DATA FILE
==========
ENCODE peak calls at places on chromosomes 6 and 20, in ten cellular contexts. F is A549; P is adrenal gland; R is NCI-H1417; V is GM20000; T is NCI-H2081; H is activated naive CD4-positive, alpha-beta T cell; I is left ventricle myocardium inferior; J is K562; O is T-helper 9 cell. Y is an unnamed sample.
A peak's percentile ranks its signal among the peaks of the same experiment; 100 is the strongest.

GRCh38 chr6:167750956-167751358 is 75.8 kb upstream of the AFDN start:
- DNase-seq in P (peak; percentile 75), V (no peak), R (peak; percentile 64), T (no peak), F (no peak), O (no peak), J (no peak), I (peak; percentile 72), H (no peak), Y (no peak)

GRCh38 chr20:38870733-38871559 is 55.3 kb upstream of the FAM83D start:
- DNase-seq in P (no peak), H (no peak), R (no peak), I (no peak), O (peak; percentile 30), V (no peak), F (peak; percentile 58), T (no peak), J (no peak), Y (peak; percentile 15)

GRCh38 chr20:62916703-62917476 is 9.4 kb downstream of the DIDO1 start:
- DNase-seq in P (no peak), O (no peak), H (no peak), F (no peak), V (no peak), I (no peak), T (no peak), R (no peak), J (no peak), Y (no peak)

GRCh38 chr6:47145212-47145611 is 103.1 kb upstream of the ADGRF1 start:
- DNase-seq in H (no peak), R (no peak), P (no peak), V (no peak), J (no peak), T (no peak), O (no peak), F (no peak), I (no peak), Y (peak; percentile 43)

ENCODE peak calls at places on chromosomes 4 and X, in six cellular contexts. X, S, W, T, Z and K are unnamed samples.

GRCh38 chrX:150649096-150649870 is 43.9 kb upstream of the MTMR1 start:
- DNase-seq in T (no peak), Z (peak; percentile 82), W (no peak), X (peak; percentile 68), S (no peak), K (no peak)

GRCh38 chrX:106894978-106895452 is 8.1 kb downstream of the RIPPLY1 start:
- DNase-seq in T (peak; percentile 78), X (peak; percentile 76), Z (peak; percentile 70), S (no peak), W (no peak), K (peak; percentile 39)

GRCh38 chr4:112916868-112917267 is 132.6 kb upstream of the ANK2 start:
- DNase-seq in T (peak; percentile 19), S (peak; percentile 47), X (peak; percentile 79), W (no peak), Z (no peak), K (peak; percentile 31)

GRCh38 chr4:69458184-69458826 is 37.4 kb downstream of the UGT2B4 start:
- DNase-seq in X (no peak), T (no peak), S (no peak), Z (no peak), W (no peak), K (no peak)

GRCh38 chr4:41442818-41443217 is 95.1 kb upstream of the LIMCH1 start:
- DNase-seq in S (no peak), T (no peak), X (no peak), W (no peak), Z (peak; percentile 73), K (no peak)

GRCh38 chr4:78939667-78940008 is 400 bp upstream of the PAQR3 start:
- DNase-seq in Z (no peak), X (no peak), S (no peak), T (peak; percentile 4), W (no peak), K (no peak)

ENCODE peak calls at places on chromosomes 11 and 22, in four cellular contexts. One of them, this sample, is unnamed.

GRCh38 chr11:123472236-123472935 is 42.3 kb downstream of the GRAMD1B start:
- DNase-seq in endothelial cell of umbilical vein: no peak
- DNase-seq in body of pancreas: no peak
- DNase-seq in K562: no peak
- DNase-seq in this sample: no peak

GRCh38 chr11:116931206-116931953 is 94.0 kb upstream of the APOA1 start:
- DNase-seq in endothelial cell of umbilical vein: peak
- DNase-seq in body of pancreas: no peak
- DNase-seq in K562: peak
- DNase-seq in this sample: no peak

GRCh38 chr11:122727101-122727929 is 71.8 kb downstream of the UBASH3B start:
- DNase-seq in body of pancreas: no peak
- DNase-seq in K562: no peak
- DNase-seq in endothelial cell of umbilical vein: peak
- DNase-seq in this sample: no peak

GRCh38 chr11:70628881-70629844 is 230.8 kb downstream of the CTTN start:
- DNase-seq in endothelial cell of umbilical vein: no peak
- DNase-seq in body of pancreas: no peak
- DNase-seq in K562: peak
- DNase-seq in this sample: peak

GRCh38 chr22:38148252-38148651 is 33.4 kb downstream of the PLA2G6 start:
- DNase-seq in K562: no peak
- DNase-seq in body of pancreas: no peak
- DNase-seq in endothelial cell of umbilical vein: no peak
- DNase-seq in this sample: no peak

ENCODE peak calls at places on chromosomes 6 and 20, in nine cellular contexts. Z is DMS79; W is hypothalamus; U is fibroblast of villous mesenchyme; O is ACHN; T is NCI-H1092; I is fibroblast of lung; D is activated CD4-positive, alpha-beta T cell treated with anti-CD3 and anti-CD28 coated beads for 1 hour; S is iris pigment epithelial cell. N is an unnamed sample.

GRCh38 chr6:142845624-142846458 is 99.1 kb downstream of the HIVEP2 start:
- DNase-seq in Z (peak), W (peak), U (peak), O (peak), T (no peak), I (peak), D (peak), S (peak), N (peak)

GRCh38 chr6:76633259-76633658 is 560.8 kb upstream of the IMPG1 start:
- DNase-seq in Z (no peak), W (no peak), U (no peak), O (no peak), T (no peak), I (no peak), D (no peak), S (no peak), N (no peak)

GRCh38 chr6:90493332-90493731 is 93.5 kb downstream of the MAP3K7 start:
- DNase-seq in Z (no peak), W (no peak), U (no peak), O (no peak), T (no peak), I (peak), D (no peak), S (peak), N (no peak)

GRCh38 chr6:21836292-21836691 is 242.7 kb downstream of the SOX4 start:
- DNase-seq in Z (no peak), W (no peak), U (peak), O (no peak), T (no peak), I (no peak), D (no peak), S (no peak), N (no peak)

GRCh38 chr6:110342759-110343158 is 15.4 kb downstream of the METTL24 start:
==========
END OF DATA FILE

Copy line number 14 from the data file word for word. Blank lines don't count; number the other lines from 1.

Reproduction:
GRCh38 chrX:106894978-106895452 is 8.1 kb downstream of the RIPPLY1 start: